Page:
The factory I work at has a large flume system that contains sugar and organics. CaO is added to the flume to maintain a 12pH and keep bacterial activity to a minimum. In order to reduce the use of CaO I need to roughly calculate losses due to different mechanisms.

Currently the two main unknown losses are:

  1. Bacteria forming organic acids that neutralize the Ca(OH)2. This is a very big factor if pH is permitted to drop. It may also be a factor in flume side streams even when a high pH is maintained, but it is complex and I will put it in the "unknown loss category" for now.
  2. Atmospheric carbon dioxide entering solution and bonding with the Ca(OH)2 to form CaCO3. The flume has roughly 4000m^2 of surface area. There are also some areas of agitation and air entrapment that would take some more analysis to parameterize. This is the one I'm hoping to be able to calculate.

So here are my questions:

How do I calculate the rate Ca(OH)2 is being neutralized? (I know moles, units, and general chemistry, but now sure how to calculate reaction rates from partial pressures on this scale and geometry)

Is the amount of Ca(OH)2 being neutralized, proportional(linear, log, or otherwise) to pH? (Not sure if this is a 100% surface area relationship or if it depends on the amount of Ca(OH)2 in the water)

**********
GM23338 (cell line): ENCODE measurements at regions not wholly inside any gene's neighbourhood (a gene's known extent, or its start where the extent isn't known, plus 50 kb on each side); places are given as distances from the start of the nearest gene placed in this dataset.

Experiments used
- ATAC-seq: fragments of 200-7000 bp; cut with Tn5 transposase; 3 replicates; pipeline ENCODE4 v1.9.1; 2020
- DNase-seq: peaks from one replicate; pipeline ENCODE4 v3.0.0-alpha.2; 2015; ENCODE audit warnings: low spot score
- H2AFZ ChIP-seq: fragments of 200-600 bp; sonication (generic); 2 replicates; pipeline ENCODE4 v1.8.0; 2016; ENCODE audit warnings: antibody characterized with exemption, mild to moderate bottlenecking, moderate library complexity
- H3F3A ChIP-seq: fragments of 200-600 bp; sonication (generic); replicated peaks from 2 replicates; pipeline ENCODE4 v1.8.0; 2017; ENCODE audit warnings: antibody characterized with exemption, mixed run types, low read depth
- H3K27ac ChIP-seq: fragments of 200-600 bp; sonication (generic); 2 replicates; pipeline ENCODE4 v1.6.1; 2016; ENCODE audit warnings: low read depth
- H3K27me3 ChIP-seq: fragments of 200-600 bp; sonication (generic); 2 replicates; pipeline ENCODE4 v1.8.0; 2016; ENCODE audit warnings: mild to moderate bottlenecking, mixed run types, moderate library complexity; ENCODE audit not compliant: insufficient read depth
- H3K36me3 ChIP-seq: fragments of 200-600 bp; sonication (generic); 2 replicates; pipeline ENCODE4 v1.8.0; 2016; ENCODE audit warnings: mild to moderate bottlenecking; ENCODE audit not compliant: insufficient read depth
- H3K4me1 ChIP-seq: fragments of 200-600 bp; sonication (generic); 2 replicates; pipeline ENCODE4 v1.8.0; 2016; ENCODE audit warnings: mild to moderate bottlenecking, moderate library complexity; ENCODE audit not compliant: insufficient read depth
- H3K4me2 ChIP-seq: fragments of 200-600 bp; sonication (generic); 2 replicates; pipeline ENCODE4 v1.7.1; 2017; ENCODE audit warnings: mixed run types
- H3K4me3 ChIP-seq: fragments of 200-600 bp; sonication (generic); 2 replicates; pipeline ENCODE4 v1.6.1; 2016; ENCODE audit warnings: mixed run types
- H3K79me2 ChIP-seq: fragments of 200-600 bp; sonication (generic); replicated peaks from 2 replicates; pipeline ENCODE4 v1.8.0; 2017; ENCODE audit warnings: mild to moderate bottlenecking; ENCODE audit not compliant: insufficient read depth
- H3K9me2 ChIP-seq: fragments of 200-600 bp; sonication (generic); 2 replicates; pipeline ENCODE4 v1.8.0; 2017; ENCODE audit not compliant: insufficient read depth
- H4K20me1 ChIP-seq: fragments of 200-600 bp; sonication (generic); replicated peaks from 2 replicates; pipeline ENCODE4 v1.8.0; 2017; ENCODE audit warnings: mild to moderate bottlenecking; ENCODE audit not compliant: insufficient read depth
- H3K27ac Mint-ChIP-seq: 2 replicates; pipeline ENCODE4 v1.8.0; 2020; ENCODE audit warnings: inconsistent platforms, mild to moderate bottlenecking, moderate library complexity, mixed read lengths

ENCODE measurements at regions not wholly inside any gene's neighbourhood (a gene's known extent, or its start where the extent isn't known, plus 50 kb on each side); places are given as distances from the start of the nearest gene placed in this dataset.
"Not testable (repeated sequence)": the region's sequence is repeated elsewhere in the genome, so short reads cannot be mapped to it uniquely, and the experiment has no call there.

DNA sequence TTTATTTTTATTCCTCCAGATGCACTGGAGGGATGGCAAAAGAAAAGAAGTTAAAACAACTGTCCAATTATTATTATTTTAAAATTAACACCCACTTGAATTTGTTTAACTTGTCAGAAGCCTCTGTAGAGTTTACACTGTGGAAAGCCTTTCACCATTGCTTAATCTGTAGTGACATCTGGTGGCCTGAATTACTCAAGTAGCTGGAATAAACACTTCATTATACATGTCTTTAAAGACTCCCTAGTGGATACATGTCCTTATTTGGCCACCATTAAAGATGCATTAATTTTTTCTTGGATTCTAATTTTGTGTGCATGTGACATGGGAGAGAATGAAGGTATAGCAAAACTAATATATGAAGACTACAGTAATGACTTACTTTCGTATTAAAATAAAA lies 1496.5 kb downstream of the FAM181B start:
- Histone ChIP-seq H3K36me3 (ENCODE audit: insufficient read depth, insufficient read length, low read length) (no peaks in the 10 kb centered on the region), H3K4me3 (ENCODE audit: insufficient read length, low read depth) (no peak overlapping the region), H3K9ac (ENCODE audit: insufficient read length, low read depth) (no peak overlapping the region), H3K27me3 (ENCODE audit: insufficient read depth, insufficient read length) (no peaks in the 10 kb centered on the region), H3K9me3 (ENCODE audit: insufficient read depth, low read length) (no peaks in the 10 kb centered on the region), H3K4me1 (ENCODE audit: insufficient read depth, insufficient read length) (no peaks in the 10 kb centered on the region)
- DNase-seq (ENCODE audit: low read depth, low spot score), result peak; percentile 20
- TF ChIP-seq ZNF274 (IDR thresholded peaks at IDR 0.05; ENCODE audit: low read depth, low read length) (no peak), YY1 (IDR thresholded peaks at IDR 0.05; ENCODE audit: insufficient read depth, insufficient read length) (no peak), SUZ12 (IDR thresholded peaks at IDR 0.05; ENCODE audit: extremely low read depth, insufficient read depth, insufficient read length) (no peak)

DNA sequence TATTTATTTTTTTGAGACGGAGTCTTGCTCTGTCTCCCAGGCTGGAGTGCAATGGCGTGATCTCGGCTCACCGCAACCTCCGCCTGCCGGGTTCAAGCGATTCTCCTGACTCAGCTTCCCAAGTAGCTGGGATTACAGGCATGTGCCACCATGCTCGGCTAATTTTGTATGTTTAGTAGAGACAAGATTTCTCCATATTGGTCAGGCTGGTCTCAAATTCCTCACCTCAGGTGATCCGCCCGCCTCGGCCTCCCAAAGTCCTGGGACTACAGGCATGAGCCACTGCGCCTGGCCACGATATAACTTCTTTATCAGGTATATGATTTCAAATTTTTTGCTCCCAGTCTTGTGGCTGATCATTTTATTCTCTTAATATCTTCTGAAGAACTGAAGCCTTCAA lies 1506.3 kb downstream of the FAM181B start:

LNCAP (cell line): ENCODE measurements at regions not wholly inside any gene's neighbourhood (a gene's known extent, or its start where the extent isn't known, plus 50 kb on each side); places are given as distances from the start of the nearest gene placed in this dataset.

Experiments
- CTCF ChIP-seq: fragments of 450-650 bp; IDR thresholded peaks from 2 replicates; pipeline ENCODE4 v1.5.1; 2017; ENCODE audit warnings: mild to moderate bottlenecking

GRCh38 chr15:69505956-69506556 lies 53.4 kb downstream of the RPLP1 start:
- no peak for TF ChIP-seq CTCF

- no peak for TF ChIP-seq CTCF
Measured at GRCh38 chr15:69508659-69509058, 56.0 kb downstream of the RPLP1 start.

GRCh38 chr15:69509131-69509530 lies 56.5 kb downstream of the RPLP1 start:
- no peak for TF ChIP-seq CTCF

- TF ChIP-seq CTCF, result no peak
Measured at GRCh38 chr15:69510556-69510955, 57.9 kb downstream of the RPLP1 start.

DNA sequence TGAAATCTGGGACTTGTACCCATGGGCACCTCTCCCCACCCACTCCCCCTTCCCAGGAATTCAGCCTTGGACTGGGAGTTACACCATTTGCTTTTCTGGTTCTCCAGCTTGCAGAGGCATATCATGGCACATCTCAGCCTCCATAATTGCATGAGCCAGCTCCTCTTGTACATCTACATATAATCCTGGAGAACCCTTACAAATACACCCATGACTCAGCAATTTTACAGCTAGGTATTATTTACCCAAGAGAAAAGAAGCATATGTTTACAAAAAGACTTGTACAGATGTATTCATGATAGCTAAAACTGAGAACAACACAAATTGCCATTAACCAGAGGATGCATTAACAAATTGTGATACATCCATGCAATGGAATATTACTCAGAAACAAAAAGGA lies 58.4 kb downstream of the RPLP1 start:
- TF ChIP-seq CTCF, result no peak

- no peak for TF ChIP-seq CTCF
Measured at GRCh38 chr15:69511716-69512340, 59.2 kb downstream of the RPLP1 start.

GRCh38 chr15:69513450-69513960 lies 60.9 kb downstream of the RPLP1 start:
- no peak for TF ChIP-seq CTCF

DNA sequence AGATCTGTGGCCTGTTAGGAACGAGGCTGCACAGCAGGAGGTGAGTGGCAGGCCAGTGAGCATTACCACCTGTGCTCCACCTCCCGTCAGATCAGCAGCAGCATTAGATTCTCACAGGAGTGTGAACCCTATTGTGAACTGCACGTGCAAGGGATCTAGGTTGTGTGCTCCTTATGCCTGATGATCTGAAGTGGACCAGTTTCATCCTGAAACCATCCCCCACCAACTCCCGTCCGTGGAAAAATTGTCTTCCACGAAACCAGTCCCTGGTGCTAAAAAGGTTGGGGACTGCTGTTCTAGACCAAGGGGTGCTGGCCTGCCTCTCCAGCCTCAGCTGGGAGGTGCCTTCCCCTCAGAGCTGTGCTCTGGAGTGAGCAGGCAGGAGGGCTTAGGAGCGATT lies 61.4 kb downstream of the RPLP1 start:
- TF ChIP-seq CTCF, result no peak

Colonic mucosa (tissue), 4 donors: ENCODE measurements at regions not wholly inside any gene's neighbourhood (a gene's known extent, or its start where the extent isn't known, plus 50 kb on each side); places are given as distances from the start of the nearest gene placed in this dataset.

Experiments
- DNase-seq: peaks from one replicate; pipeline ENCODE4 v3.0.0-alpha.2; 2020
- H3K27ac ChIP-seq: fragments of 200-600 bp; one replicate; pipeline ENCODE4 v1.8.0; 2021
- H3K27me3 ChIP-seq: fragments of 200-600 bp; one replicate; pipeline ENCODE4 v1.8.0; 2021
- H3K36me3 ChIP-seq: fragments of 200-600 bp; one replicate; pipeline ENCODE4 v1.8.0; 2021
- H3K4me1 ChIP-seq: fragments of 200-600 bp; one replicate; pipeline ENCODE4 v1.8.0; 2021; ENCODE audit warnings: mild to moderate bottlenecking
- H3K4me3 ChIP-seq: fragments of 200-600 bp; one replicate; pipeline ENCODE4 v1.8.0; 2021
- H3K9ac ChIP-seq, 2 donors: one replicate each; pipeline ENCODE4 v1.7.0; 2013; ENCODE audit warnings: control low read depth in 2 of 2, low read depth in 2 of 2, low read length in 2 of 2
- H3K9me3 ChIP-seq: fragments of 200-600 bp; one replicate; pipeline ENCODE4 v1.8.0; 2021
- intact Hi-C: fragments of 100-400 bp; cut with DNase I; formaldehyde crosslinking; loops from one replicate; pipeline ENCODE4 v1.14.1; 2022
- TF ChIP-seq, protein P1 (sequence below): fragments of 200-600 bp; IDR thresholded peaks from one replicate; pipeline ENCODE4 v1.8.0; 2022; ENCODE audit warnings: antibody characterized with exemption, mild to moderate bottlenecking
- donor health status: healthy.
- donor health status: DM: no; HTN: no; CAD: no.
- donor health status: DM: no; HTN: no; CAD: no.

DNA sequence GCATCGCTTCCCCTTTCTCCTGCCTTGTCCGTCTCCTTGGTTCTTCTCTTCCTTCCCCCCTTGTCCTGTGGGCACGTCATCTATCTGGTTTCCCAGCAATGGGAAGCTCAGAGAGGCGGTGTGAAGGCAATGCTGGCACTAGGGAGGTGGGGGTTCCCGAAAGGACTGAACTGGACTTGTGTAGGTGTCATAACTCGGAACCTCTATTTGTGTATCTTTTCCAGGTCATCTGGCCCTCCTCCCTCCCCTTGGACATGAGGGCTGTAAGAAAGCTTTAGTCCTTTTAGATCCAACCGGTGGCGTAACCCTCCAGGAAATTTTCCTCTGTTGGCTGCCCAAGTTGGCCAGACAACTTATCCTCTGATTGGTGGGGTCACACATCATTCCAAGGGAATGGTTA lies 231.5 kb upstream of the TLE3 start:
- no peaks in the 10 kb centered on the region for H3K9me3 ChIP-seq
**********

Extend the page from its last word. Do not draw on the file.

• $\begingroup$ @Mithoron, I have made that correction, thanks. I work in an industry where they call it "milk of lime" so give me some slack ;-). I'm a mechanical engineer and can figure it out; I'm just looking for some direction. $\endgroup$ – ericnutsch Oct 15 '18 at 20:56
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    $\begingroup$ Hmm, looks like most of this stuff should be done experimentally - why don't you have pH data already? $\endgroup$ – Mithoron Oct 15 '18 at 21:07
  • $\begingroup$ The flume is currently in use. We add CaO as necessary to maintain a 12pH. I remember some about partial pressures, but not how they relate to reaction rates. I realize experimental numbers would be better, just hoping to find some rough calculations to make sure Im in the right ballpark. $\endgroup$ – ericnutsch Oct 15 '18 at 22:01
  • $\begingroup$ Well, you are measuring pH to adjust, don't you? That's the data needed. To get full data experiments outside of normal regime would be also needed. $\endgroup$ – Mithoron Oct 16 '18 at 0:27
  • $\begingroup$ We do record how many tons of CaO we add, but the microbial aspect can be quite large as well so I was hoping to be able to distinguish between the two with calculation. I will look back at running some experiments but I will leave the question up to see if anybody has any other ideas. Thanks $\endgroup$ – ericnutsch Oct 16 '18 at 0:41

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